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Chlamydia is Well Adapted

Posted by: headm on: July 14, 2012

The sad thing about Chlamydia is that despite its prevalence and its fiendish, sneaky behaviour, it is incredibly easy to treat. If caught within good time, it can be cured by a few doses of antibiotics and sufferers can be treated and even sexually active again in only two weeks. Unfortunately, Chlamydia is, like the rest of life on earth, remarkably well adapted to its role. Chlamydia might be easy to treat, but it compensates for this fact be being very difficult to detect. Although it harbours the potential to wreak havoc on the sex organs of both males and females through infection and scarring that can lead to infertility, it often presents no identifiable symptoms that are usually associated with sexually transmitted infections and diseases. It can also inhabit the mouth and eyes through oral contact, where the infection can cause scarring, pain and discharge.

However, it is the lack of symptoms that make Chlamydia so potent. Because it lacks tell-tale signs, and any that do manifest can take as long as 3 weeks before they appear, infected individuals can remain unaware for long periods of time and remain sexually active during this period, spreading the infection further. Since this can apply to everyone who is infected, each subsequent sexual partner can potentially infect another host of individuals. Sexually transmitted infections while a serious issue and usually taken seriously, are not at the forefront of day to day life – if you have no symptoms and no inkling that you might be infected, you are unlikely to spontaneously decide to take a Chlamydia test. It is often thought that the spread of the disease can be hindered through safe sex advice and similar. However, since the infection can be transmitted even via oral sex, even the universal adoption of safe sex may not entirely eradicate the problem. Safe sex is not traditionally associated with oral sexual contact – indeed, even some abstinence programs advocate oral sex as an alternative to full sexual intercourse. Given the cultural proliferation of oral sex, Chlamydia would continue to find a way.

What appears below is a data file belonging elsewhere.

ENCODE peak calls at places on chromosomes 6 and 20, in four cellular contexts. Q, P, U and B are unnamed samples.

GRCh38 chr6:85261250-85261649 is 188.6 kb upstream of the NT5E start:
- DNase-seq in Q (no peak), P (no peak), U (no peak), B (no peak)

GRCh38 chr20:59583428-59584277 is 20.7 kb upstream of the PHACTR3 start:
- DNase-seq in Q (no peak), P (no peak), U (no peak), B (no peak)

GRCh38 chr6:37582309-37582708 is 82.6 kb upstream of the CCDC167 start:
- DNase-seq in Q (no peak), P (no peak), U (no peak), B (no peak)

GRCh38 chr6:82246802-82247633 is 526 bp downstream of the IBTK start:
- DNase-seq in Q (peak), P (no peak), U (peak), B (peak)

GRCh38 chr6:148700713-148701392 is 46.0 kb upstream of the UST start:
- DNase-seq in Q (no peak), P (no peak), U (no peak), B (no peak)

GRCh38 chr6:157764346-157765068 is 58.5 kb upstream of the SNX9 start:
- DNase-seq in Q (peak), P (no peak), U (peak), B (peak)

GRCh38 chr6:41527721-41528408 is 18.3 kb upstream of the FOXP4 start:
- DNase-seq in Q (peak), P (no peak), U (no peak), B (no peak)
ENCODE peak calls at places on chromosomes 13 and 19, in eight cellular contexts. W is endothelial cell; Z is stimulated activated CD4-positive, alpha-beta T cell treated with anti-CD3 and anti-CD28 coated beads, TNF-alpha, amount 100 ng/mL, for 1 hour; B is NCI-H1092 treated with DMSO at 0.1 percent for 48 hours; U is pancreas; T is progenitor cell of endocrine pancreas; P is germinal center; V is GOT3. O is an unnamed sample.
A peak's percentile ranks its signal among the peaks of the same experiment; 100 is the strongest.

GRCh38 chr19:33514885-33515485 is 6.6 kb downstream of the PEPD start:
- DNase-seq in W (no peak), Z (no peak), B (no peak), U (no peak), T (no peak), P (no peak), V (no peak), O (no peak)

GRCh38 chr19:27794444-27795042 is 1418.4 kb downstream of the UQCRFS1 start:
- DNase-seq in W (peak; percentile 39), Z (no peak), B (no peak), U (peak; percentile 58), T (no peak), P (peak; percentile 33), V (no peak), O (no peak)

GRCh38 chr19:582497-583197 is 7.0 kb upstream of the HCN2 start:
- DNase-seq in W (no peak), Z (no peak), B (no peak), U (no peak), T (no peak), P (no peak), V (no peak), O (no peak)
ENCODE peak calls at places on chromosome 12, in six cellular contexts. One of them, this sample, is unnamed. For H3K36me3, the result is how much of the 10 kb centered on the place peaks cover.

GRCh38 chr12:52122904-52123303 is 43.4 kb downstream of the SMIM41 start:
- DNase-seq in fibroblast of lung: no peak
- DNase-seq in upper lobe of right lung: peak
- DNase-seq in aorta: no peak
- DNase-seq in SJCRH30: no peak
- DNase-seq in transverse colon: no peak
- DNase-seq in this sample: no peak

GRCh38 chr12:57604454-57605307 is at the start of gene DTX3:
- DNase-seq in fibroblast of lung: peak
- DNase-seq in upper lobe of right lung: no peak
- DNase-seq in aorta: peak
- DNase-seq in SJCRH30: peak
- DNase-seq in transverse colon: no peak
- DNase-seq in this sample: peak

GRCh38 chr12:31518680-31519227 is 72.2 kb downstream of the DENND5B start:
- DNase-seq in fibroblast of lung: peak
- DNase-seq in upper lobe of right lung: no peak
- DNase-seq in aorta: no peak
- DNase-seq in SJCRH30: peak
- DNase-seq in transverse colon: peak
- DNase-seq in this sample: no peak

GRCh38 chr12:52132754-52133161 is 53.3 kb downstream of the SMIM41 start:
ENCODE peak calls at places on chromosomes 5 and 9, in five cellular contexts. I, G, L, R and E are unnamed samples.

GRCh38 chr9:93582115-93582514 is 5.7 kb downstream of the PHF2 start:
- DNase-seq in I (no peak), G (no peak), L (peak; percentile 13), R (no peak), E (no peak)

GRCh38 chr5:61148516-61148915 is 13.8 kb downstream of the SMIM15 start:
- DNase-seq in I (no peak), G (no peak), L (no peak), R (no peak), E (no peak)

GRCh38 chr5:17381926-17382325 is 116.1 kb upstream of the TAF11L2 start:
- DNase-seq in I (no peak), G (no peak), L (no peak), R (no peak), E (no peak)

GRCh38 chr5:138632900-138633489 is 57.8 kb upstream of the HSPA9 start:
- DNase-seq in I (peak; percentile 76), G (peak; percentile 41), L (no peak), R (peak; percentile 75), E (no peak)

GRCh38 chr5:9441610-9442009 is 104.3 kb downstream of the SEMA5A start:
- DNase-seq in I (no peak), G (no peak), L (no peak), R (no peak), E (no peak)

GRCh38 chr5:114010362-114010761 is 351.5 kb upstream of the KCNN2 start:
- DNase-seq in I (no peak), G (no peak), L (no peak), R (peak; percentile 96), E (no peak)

Ultimately, although there is a clear logic in preventing the disease in the first place, it is important that treatment is easily and readily available for those unlucky enough to contract it. Free Chlamydia test kits are available online and from GPs, and regular sexual health checks are encouraged if you are sexually active. Better safe than sorry!

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